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Connecticut police information will now be available online to the public

Police car
Scott Davidson

Connecticut residents will now have access to more than 100 police agencies' information in the state. The ACLU of Connecticut launched “Project Flashlight” on Tuesday to centralize information about policing in the state. The goal is to hold departments more accountable for police use of force and misconduct.

Dan Barrett, the ACLU of Connecticut’s legal director, said people should know what their local governments are doing when it comes to oversight of the police.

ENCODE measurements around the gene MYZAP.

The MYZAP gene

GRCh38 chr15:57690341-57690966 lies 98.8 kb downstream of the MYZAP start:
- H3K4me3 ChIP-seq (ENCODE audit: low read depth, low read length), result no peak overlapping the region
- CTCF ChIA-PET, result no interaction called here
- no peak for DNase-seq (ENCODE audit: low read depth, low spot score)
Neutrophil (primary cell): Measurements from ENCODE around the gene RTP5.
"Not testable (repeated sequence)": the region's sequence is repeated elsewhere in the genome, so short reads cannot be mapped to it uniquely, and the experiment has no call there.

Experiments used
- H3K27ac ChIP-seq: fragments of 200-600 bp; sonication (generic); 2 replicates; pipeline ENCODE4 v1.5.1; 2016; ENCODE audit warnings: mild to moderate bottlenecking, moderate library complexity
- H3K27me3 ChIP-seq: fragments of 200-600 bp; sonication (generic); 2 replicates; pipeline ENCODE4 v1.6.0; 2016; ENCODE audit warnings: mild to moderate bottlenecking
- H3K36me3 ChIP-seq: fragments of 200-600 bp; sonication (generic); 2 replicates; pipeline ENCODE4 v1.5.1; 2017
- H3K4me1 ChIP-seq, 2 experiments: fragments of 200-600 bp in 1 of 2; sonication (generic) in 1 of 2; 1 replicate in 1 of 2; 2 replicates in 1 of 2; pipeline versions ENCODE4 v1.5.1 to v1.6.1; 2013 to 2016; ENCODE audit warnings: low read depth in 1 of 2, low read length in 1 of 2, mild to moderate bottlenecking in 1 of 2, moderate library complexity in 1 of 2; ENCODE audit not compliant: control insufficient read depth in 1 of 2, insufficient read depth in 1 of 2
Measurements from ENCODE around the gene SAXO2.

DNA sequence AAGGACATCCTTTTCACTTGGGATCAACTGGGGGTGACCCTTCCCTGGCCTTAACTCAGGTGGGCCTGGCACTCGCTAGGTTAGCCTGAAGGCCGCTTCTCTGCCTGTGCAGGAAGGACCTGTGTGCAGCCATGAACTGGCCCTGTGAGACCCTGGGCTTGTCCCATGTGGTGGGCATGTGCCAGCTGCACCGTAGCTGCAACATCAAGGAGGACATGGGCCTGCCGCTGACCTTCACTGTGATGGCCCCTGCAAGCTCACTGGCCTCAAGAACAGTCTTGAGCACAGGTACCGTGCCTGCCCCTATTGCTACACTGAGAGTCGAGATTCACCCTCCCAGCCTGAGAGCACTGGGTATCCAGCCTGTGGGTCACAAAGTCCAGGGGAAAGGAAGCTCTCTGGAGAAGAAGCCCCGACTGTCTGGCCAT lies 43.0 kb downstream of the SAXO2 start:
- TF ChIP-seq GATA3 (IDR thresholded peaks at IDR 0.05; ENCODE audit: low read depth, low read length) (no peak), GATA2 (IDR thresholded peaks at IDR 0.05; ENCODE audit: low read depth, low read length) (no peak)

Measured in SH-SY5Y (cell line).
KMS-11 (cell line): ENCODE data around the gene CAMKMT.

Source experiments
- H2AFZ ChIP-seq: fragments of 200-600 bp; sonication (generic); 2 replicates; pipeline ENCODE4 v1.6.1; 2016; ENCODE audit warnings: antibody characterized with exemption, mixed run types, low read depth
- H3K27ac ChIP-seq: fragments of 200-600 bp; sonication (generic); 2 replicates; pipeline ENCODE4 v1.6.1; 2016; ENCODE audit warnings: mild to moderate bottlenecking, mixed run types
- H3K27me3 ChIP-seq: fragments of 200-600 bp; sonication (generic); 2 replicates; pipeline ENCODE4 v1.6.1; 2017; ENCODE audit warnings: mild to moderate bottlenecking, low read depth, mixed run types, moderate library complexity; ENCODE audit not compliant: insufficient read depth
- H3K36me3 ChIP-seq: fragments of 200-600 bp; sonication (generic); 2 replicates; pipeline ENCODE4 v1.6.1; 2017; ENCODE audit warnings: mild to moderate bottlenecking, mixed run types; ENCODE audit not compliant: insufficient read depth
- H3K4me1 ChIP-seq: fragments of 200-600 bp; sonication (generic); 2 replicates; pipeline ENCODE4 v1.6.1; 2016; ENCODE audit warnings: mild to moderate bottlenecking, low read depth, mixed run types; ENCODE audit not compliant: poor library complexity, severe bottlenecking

“What it’s going to do is allow people to demand accountability and to demand measures and create measures of accountability that don’t exist today,” said Barrett. He said local governments tend to protect police “no matter what they do.”

Barrett hopes this project will offer a new level of transparency for decision makers and the public. The ACLU looks to uncover information the state, cities and towns have not disclosed about police.

“The way that our governments have decided to allow police to operate involves almost unbelievable protections no matter what they do, so it’s a starting point to allowing people to understand the current landscape and how bad it really is,” said Barrett.

Project Flashlight has information about police commissions, officer contracts, use of force and litigation. Barrett hopes by posting the information online, residents will push their state and local governments to “reduce the size, role and responsibilities of policing.” Instead, he wants to see that money fund public health and safety.

Clare is a former news fellow with WSHU Public Radio.